Backed with millions of dollars in funding, impactful research initiatives at the College of Engineering & Mines take center stage in this issue of UND ENGINEERING, along with the announcement of the highly-anticipated National Security Corridor, coming soon to the first floor of Harrington Hall.
UND geologist unearths world’s oldest ice
And you thought the crusty ice in your freezer was old. A UND geologist has ice in his freezer that’s potentially up to 5 million years old — which likely makes it some of the oldest ice ever discovered on the planet. Jaakko Putkonen, associate professor of geology at UND’s Harold Hamm School of Geology & Geological Engineering, doesn’t actually store that ancient ice in his home freezer. Rather, it’s safe and sound in a commercial freezer at the Energy & Environmental Research Center on the east side of campus. It comes out only occasionally if he needs to thaw out a chunk to get at the sand and dirt particles inside, in which case, he temporarily stores it in a small, office freezer.
Plenty of phish in the sea
Once upon a time, automotive security involved locking the door and taking the keys. But these days, there’s a reason why that statement sounds like the first line of a fairy tale.
New idea for New Town, N.D.: Geothermal energy
A team from the University of North Dakota College of Engineering & Mines visited New Town, N.D., in early November to introduce a geothermal energy project to the community. The event in the Northern Lights Community Building was meant to raise awareness about geothermal district energy generation, as well as provide a forum for discussion among local leaders to consider renewable energy sources.
UND geologist takes part in multinational climate-change research
Over a period of five years until 2021, Jaakko Putkonen, associate professor of geology at UND’s Harold Hamm School of Geology and Geological Engineering, spent months at a time doing field work in the tundra in Spitsbergen, in northern Norway. His goal: studying the effects of the warming climate on permafrost and reindeer.
UND continues to attract top names in space, defense fields
16th Annual UAS Summit & Expo draws nation’s best and brightest in UAS, space technology.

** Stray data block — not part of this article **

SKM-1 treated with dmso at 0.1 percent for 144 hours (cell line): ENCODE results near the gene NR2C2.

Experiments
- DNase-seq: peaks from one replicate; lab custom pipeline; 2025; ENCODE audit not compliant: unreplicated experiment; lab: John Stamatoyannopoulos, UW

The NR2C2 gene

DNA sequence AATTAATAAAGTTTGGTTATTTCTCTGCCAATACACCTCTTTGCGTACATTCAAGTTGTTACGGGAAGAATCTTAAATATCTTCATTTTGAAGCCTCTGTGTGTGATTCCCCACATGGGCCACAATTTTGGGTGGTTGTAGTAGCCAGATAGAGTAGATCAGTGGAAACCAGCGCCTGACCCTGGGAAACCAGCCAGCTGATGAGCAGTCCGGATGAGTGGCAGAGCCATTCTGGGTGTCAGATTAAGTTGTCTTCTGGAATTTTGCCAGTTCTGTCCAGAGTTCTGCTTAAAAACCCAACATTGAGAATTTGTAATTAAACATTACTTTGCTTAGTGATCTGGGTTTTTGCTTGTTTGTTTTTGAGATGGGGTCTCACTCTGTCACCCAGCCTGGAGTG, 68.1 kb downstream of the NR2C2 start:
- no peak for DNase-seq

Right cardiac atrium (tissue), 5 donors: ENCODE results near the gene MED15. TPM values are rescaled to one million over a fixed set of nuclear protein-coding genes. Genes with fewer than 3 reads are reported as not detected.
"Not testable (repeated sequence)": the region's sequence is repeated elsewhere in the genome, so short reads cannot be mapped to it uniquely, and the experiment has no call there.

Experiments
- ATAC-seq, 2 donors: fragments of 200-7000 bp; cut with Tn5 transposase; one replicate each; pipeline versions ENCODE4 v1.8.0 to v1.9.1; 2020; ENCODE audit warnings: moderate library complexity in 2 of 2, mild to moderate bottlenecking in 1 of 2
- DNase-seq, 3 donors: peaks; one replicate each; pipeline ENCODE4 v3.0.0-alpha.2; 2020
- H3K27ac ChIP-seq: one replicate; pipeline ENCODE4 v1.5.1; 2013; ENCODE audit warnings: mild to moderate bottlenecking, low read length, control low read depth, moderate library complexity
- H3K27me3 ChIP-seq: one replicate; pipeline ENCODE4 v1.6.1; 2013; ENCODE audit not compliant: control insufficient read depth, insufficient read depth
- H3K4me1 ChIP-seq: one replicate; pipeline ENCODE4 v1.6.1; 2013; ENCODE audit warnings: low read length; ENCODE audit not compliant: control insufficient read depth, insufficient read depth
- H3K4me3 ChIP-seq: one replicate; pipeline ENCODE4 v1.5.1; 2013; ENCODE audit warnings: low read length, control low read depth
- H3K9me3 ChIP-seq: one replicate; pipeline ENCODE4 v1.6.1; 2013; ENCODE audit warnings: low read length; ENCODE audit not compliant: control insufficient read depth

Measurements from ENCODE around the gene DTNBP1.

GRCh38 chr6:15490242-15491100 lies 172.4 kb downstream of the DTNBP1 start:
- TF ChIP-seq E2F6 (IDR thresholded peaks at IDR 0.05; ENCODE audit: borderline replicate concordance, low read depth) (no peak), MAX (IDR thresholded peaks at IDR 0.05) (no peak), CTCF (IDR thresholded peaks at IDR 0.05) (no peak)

Biomedical Engineering Symposium brings together experts, industry leaders
On October 8th, the 2022 North Dakota Biomedical Engineering Symposium was held at UND Center for Innovation. This symposium started five years ago to promote the joint Biomedical Engineering programs at UND and NDSU, strengthening the collaborations among faculty, students, and industries. Providing new opportunities to broaden relationships, the event cultivates the development of BME collaborative research projects and proposals that require interdisciplinary participation, especially from industry.
CEM’s Alumni Academy welcomes three newest members
The College of Engineering & Mines celebrated the achievements of three alums during the annual Alumni Academy Induction Ceremony. Hosted in the Memorial Union, family, friends, and colleagues gathered to celebrate the induction into the Academy, the highest honor bestowed by the College of Engineering & Mines to alums. This year’s group of inductees include Scott Boe (Electrical Engineering, ’83), Kristine H. Brindle (Chemical Engineering, ’78) and Leslie R. Honeyman (Geology, ’69, ’78, posthumously).
CEM faculty awarded $580,000 in research grants to study ND transportation infrastructure
Sattar Dorafshan, assistant professor of civil engineering at UND, has been awarded multiple research grants in recent months from the North Dakota Department of Transportation, as well as an award from the Federal Railroad Administration.
Turning farm waste into clean energy
Research may benefit not only clean energy production and carbon storage, but also agriculture.